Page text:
How did we get to where we are, then?

Sherer has a theory: One issue is that our society tends to attempt correcting our upper bodies. All our lives we’ve been hearing the phrase, “Sit straight,” and we all puff our chests up and out. But Sherer completely disagrees.

She believes that’s the cause of our back pain; puffing up our chests will only make things worse.

Rather, we should focus on the lower part of our body: the pelvis. Your butt, in other words.

Sherer likens this to stacking up toy building blocks. If the foundation blocks are not firm and sturdy, the top blocks don’t stand a chance. So the best way to lessen back pain is to change the position of your pelvis – the foundation of how you sit, explains Sherer in the NPR article.

If you take a look at how someone sits, from the profile, you’ll likely see that their spine is curved into a C shape.

Now imagine a tail attached to you. If you’re sitting in that C shape, you’re essentially sitting on your imagined tail. You’re now in the posture of a frightened dog.

In order to un-curve that C shape, you’d have to get that tail out from under your legs! Sherer’s advice: Bend over the right way when you sit down.

Each time you sit, you’re bending over somewhere. It could be at your waist, which most people do, turning your spine into a C-shape. If you bend at your hips, it will instead allow you to have better sitting posture.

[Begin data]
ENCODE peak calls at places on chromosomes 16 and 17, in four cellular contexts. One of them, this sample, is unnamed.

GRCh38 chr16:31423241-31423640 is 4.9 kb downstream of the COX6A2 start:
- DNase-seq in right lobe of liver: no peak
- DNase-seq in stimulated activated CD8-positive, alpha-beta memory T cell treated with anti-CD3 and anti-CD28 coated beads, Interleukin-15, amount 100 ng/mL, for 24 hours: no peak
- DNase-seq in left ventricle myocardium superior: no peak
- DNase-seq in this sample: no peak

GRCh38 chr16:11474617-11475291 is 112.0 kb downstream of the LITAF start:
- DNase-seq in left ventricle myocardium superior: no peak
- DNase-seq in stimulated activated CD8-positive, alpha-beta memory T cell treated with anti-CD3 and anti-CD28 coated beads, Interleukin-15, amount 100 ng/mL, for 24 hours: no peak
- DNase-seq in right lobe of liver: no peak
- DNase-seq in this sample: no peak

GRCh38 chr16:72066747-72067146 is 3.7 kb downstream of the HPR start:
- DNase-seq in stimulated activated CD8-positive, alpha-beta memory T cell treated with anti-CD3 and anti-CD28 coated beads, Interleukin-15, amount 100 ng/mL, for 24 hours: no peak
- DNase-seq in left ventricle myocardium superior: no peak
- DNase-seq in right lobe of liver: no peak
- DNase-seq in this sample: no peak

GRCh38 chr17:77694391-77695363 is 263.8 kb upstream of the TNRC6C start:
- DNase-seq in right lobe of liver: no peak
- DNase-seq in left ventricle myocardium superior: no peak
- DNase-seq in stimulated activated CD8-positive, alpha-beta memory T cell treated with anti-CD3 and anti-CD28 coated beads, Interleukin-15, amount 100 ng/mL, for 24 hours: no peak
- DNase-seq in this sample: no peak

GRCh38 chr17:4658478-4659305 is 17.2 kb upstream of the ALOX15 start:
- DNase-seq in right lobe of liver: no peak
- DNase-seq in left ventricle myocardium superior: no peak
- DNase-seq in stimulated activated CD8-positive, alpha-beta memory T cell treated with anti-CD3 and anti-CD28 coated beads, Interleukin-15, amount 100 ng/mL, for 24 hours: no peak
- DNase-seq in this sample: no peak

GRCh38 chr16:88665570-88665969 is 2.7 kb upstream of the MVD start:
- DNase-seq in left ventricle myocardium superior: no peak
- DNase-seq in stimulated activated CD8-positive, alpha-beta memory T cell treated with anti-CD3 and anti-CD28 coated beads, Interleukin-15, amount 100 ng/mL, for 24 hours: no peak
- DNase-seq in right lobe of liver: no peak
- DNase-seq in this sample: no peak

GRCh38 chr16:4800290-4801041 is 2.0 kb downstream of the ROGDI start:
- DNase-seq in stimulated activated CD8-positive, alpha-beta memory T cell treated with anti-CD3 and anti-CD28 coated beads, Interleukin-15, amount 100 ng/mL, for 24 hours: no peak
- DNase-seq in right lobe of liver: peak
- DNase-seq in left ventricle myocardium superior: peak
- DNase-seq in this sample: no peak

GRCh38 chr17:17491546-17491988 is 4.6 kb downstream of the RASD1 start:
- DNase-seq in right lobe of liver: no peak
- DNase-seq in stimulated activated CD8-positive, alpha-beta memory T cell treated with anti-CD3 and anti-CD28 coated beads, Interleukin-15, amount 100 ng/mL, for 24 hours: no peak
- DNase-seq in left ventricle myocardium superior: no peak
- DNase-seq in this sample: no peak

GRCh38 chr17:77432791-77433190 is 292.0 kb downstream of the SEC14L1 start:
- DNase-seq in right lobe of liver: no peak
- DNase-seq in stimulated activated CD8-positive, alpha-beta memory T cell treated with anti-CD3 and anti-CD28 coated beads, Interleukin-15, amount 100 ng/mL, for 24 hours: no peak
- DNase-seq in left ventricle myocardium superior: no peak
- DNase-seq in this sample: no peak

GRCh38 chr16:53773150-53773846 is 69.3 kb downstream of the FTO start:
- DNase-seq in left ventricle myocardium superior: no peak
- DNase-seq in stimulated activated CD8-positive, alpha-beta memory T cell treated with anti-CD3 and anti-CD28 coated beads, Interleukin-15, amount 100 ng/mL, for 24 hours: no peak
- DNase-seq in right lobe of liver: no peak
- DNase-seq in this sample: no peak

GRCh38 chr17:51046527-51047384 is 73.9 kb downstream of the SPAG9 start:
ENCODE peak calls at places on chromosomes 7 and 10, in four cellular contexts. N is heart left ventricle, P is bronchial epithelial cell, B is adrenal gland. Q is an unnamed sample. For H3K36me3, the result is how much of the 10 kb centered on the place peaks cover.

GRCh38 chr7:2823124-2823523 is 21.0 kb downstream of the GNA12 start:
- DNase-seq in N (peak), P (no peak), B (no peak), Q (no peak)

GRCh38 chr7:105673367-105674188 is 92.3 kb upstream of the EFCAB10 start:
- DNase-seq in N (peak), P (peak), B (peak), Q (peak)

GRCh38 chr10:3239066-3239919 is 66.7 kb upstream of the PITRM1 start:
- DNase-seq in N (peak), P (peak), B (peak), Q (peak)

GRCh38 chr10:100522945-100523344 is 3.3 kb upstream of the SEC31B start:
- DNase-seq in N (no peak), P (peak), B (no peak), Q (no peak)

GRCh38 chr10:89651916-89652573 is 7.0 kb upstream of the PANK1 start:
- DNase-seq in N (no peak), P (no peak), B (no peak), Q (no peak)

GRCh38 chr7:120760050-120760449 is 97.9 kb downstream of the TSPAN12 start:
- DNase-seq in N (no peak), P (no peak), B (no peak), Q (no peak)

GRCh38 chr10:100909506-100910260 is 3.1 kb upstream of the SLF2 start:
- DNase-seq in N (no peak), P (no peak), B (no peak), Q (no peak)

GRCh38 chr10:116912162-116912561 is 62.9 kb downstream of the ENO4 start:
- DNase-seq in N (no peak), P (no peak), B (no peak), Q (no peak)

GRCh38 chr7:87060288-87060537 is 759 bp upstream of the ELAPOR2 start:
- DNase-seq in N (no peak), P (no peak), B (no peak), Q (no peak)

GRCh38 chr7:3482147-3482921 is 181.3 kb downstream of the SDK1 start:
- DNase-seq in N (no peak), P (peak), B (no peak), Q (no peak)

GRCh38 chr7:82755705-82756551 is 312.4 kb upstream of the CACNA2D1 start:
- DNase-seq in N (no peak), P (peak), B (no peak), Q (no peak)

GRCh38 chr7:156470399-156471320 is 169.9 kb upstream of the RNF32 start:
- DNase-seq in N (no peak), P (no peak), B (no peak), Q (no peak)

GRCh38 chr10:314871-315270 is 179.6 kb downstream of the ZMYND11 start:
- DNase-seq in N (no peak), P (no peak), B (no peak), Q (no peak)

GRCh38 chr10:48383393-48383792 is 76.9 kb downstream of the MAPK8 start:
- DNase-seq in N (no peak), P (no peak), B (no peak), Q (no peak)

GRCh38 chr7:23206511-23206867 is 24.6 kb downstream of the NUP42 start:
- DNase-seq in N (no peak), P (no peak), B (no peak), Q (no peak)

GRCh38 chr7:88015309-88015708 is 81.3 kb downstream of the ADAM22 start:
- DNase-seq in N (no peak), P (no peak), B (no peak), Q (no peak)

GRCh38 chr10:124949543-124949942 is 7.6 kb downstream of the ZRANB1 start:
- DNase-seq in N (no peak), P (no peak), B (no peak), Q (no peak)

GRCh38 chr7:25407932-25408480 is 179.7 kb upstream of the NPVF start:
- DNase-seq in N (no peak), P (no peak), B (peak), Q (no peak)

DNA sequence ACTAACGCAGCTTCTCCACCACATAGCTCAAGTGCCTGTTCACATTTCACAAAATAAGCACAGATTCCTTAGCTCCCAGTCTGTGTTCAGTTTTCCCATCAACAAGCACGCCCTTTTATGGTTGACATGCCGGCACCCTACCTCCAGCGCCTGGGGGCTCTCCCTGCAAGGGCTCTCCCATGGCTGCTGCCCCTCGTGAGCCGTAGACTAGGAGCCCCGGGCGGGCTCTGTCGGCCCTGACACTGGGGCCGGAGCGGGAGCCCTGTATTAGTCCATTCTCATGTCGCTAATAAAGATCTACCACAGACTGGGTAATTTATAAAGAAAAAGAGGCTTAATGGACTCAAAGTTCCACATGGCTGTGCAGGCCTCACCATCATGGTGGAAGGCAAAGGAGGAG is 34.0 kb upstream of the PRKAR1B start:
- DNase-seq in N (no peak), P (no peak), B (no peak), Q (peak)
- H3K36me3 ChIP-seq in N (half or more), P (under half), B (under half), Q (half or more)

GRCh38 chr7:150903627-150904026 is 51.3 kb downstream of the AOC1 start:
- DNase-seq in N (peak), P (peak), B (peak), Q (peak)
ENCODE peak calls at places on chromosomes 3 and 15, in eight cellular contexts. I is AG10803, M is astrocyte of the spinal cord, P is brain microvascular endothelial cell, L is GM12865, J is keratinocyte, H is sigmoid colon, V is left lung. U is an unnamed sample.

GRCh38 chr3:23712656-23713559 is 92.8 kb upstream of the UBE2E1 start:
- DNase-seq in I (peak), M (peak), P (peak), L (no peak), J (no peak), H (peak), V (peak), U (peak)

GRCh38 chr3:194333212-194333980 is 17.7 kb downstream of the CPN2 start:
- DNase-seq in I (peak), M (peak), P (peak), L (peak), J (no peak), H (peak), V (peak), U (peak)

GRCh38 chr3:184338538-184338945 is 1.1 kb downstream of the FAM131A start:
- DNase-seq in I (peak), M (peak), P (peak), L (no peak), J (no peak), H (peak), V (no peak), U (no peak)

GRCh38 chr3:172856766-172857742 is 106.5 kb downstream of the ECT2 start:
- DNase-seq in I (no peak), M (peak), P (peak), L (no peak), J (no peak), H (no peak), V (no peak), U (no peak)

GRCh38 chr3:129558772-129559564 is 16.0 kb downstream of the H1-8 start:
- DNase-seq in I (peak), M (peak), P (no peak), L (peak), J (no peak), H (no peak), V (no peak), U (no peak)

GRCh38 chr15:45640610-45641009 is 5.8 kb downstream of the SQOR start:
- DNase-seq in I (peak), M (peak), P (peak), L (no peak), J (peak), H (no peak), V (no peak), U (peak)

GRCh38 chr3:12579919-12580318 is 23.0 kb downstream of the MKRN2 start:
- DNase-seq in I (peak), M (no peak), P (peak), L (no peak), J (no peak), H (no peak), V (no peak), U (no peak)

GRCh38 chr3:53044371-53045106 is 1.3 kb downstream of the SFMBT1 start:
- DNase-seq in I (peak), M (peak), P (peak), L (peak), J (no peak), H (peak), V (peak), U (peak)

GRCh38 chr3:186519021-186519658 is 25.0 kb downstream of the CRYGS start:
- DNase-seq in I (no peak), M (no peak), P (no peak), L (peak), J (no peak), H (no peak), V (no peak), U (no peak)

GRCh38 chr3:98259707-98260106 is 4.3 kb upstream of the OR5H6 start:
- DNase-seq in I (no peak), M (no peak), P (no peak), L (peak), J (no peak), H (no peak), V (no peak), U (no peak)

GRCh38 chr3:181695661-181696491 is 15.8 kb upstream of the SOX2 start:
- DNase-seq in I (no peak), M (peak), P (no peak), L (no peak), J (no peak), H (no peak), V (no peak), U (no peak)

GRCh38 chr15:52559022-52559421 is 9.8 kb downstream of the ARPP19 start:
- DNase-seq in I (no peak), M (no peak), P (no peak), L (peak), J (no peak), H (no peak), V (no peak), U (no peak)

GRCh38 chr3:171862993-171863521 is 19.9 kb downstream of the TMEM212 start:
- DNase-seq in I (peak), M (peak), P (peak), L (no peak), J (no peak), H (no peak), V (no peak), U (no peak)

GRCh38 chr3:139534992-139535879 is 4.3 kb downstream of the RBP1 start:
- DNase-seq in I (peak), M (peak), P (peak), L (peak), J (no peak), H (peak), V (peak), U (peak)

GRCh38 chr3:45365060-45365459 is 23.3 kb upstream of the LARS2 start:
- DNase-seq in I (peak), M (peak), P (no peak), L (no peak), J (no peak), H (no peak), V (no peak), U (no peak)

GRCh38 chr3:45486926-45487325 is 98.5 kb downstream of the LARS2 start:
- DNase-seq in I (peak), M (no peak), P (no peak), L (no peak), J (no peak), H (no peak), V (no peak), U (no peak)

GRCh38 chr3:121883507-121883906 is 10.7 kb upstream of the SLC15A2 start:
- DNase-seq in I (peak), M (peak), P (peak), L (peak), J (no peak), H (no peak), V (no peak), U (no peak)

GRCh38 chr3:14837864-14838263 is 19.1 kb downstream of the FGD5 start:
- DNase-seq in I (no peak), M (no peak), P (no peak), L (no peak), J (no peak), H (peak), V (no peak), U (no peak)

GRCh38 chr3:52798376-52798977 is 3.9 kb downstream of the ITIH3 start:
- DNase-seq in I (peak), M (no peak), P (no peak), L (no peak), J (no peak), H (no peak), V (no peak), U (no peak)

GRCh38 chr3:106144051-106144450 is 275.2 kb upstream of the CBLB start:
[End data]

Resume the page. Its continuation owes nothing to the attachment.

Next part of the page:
Here’s a trick Sherer shared: Spreading your feet 12” apart, place your hand on the pubic bone (where Adam – from the Bible – is covered up with a fig leaf).

As you bend with your knees (for example, to pick something up from the floor or to sit down), keep your back straight. Let your “fig leaf” hand follow the motion of your pubic bone towards the back.

A “crease” is then created between your legs and pelvis, also positioning your butt behind your spine, like the tail that you’re supposed to have.

After this, you should be relaxing your chest and back muscles. This allows the remainder of your spine to form a straight line, as opposed to a C-shape.

What’s astonishing, Sherer explains, is that you may actually feel your tight leg muscles begin to stretch or even relax. When your pelvis is “untucked” while sitting, your hamstrings can finally stretch and your quadriceps muscles are relaxed.

If, however, your quads don’t feel relaxed or if your hamstrings aren’t feeling stretched, your posture is likely incorrect.

You might actually be using the low back muscles to stick your butt further out. And that translates to even more pain in your back.

So you should practice with a mirror or someone correcting your posture until you get a good sense of the right posture.

It won’t be easy to correct a sitting posture that has been wrong for years. It may even take months of work before you start to loosen up and feel prolonged relief.

But the initial pain relief that you’ll feel as you correct your posture will be worth every bend indeed.


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[] Doucleff, Michaeleen. “To Fix That Pain In Your Back, You Might Have To Change The Way You Sit.” NPR, NPR, 13 Aug. 2018,
[] Hallett, Vicky. “Staying Fit Isn't A New Year's Resolution For These Hunter-Gatherers.” NPR, NPR, 3 Jan. 2017,
[] Diaz, Keith, et al. “Patterns of Sedentary Behavior in US Middle-Age and Older Adults: The REGARDS Study.” Medicine & Science in Sports & Exercise, 1 Mar. 2016,
[] Doucleff, Michaeleen. “To Fix That Pain In Your Back, You Might Have To Change The Way You Sit.” NPR, NPR, 13 Aug. 2018,
[] Doucleff, Michaeleen. “To Fix That Pain In Your Back, You Might Have To Change The Way You Sit.” NPR, NPR, 13 Aug. 2018,